|Year : 1994 | Volume
| Issue : 6 | Page : 340-342
Syringocystadenoma papilliferum arising in a naevus sebaceous
RM Govalkar, Gamal Rashed
R M Govalkar
Source of Support: None, Conflict of Interest: None
A 13-year old girl with pre-existing alopecic plaque of naevus sebaceous over the scalp showed secondary development of syringocystadenoma papilliferum at around puberty, which was confirmed by histopathological study.
Keywords: Naevus sebaceous of Jadassohn, Syringocystadenoma papilliferum
|How to cite this article:|
Govalkar R M, Rashed G. Syringocystadenoma papilliferum arising in a naevus sebaceous. Indian J Dermatol Venereol Leprol 1994;60:340-2
|How to cite this URL:|
Govalkar R M, Rashed G. Syringocystadenoma papilliferum arising in a naevus sebaceous. Indian J Dermatol Venereol Leprol [serial online] 1994 [cited 2020 May 28];60:340-2. Available from: http://www.ijdvl.com/text.asp?1994/60/6/340/4098
| Introduction|| |
Syringocystadenoma papilliferum is a sweat gland tumour and occurs most often with naevus sebaceous.  Naevus sebaceous of Jadassohn More Details is usually present at birth or may become apparent later in life and around puberty becomes verrucous and nodular. In subsequent stages of development several neoplasms and hamartomas may develop secondarily within naevus sebaceous, the commonest being the syringocystadenoma papilliferum. , It may be difficult to distinguish both these hamartomas clinically and a biopsy is usually required for diagnosis. A case of syringocystadenoma papilliferum developing secondarily in a pre-existing naevus sebaceous of scalp is reported herein.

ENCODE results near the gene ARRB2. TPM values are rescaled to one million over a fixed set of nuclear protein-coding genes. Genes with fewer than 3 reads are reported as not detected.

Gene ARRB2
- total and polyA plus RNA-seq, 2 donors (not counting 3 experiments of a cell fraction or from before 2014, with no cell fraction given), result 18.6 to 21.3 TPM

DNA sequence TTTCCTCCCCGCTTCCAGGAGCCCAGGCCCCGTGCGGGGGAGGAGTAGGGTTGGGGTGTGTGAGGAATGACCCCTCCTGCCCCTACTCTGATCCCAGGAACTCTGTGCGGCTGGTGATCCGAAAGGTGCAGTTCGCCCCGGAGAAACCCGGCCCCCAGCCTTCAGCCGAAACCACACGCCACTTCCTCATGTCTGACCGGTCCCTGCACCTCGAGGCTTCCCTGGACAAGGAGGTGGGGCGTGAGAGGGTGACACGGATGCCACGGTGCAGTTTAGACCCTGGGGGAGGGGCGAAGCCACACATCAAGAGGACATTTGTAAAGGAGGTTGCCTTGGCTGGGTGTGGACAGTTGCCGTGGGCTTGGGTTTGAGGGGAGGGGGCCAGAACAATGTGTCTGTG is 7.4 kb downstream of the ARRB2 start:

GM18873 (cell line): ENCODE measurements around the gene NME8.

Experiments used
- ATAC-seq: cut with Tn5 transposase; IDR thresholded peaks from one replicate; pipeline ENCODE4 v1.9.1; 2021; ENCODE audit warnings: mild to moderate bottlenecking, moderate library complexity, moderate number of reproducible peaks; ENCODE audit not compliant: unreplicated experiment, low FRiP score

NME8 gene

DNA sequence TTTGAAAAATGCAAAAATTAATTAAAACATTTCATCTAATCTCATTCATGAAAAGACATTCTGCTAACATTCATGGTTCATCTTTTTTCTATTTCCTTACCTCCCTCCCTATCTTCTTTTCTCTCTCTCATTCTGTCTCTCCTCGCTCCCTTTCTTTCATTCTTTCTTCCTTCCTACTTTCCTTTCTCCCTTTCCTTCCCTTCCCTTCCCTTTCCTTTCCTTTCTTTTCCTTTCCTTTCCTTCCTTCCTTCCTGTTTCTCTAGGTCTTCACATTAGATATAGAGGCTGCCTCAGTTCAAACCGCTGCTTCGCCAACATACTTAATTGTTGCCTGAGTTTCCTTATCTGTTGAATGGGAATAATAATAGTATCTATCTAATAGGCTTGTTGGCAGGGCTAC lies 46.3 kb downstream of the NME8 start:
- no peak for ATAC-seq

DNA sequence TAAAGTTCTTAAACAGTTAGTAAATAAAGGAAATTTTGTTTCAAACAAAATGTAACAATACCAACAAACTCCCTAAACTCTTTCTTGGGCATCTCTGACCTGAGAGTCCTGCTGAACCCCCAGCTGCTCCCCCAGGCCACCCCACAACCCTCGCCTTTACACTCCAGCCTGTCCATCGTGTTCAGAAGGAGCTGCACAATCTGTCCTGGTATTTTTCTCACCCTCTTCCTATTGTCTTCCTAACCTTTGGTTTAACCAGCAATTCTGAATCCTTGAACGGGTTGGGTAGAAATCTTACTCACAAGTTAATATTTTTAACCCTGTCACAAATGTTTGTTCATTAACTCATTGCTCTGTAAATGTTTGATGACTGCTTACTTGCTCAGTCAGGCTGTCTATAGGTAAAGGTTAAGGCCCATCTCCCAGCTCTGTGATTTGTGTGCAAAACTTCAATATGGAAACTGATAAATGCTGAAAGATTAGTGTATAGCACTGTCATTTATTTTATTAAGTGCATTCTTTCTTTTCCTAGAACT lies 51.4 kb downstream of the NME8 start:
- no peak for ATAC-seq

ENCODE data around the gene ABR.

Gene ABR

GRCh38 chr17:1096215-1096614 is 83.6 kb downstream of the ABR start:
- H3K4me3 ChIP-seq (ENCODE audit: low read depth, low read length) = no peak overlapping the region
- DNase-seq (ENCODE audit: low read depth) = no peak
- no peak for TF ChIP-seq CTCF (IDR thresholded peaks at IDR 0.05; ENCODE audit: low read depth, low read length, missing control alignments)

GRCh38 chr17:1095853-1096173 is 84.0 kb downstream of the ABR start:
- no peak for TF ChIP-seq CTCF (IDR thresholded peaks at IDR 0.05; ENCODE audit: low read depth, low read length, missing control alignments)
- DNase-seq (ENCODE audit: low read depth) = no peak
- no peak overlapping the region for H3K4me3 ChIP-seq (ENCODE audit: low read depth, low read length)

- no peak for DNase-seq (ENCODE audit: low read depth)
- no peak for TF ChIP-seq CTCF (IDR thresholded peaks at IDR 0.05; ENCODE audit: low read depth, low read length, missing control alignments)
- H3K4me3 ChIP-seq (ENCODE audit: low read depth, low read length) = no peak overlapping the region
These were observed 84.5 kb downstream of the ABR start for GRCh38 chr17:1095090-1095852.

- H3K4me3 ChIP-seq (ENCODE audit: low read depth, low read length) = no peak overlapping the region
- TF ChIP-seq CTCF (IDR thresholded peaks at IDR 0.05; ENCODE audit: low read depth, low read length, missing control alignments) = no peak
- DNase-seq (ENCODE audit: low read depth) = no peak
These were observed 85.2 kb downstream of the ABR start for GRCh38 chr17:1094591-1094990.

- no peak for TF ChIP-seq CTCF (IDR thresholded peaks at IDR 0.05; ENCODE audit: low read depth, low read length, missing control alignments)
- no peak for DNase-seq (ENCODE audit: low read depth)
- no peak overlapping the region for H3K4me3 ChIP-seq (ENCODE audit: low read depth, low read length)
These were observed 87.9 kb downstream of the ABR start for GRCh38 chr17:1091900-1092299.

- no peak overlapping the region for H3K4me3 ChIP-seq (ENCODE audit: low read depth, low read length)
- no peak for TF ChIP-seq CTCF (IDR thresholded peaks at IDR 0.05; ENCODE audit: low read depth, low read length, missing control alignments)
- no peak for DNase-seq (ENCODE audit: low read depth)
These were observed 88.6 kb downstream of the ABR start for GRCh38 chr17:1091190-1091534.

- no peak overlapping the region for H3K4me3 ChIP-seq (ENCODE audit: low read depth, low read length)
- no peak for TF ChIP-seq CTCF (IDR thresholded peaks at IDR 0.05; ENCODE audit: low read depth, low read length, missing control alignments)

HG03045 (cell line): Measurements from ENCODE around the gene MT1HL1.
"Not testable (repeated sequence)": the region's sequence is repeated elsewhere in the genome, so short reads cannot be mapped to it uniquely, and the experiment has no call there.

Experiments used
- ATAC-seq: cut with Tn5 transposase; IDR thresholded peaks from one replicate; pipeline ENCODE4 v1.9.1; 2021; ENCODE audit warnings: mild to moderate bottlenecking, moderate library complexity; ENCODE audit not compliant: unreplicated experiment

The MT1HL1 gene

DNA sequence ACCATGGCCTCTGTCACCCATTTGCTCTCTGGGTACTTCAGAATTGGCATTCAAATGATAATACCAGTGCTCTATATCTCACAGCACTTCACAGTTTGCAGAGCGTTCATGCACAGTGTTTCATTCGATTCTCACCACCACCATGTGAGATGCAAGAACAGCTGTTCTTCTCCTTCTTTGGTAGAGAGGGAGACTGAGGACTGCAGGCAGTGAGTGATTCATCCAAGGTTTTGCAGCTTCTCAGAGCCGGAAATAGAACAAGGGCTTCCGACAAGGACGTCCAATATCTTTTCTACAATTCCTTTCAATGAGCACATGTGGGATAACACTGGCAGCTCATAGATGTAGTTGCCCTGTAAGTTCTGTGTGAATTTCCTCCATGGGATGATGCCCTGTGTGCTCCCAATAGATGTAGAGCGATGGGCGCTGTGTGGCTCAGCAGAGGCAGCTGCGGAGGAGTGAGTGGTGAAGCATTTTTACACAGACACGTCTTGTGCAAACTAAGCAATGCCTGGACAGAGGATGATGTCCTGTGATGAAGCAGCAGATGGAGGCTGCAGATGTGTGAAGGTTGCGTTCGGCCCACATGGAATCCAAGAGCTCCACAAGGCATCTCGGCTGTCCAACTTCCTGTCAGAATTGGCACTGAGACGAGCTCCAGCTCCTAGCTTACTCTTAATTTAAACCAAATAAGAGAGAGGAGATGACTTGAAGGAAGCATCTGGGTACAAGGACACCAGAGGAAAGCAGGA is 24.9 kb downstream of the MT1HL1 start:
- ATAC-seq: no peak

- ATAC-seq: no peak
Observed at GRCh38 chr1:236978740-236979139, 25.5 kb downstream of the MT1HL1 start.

| Case Report|| |
A 13-year old girl presented with a slowly growing redidish nodule of six months duration developing in a hairless lesion over the scalp existing since birth. She desired removal of this lesion as it used to bleed while combing the hair. Examination revealed a yellowish-brown alopecic plaque measuring 6 x 4 cm, over the left parietal area of the scalp. Near the anterior margin and within the plaque a rose-red, smooth, shiny, dome shaped nodule of 1 cm size [Figure - 1] was noted.
Haemorrhagic crusting was present over the posterior part of the alopecic plaque. Rest of the physical examination revealed no abnormal findings. A clinical diagnosis of naevus sebaceous and / or syringocystadenoma papilliferum was made. A wedge biopsy of the newly developed nodule along with adjacent alopecic plaque was submitted for histopathological study. The light microscopy of the nodule showed multiloculated cystic tumour confined to the upper and mid-dermis. The cystic cavities were extending downward from the epidermis [Figure - 2] and were lined by double layer of cells, the luminal layer of columnar cells and the outer layer of cuboidal cells. A dense plasma cell infiltrate was present in the stroma of the tumor. Deep dermis beneath the cystic invaginations showed a group of apocrine glands. The histopathology [Figure - 3] of the adjacent alopecic plaque was consistent with the clinical diagnosis of naevus sebaceous.
| Comment|| |